There were so many fine spots on the borders of the river that I was a little puzzled to fix upon the best place, but there being a much better stream of fresh water falling into Risdon Cove than into any of the others (Letter by Bowen quoted in Newman, 2001).
Conditions weren’t as idyllic as Bowen had made them sound. It was possible to collect water upriver, but at Risdon Cove the water was shallow and subject to the tidal flow of the Derwent. That year, conditions were too dry for grazing or growing grain (Watson, n.d.).
Nevertheless, Bowen undertook a program of exploration and organised the building of huts, which he described as ‘very comfortable’, and a stone storehouse (Newman).
Among the group was Martha Hayes, a young girl who had travelled from Britain to New South Wales with her convict mother, Mary. On the journey she met Lieutenant Bowen and she lived with him in Sydney before sailing to Van Diemen’s Land. In 1804 Martha was around fourteen years old, and pregnant.
Up until this point in her life, we know very little about Martha at all.
“The elucidation of her early life was not without complications; proof of her existence before May 1803 is not available (Bolt, 1979).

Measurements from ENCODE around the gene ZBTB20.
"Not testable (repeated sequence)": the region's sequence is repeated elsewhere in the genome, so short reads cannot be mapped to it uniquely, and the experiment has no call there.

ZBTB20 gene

In February 1804, only a few months after the Bowen party settled, Lieutenant-Governor David Collins arrived in Van Diemen’s Land, with a letter from Governor King in Sydney giving him command of Van Diemen’s Land. Collins decided that the settlement should be at Sullivan’s Cove.
The Rev. Robert Knopwood was one of Collins’s party, appointed as chaplain to the new colony, and his diaries form one of our best sources of information about the Risdon Cove and Sullivan’s Cove settlements in these, the earliest days of Hobart.
Why Was Knopwood So Dismissive?
The birth of Martha Hayes’s baby, the first European born in Tasmania, was by any standards a momentous one. It was also, no doubt, difficult and dramatic for the women involved. Today Knopwood’s diary entry seems startlingly dismissive, even a bit callous. But a few things need to be pointed out.
Firstly, Knopwood wasn’t the kind of diarist who reported anything in detail. “Private matters were ignored or alluded to only with great circumspection” (Currey, p9). He says very little about women at all and, with the men, even though he was no doubt witness to jostling for position, political posturing, indignation and squabbling among the soldiers and officials, he doesn’t report on any of these personal interactions.
Knopwood simply recorded his own activities, which were mainly hunting, walking, drinking wine and dining. He wrote bare facts: dates, times, equipment, destinations and lists of people, carefully recording all the men’s titles and statuses. Again, for the times, there’s probably nothing unusual about this.
Nor could you say Reverend Knopwood an unkind man. There will be another post about this soon.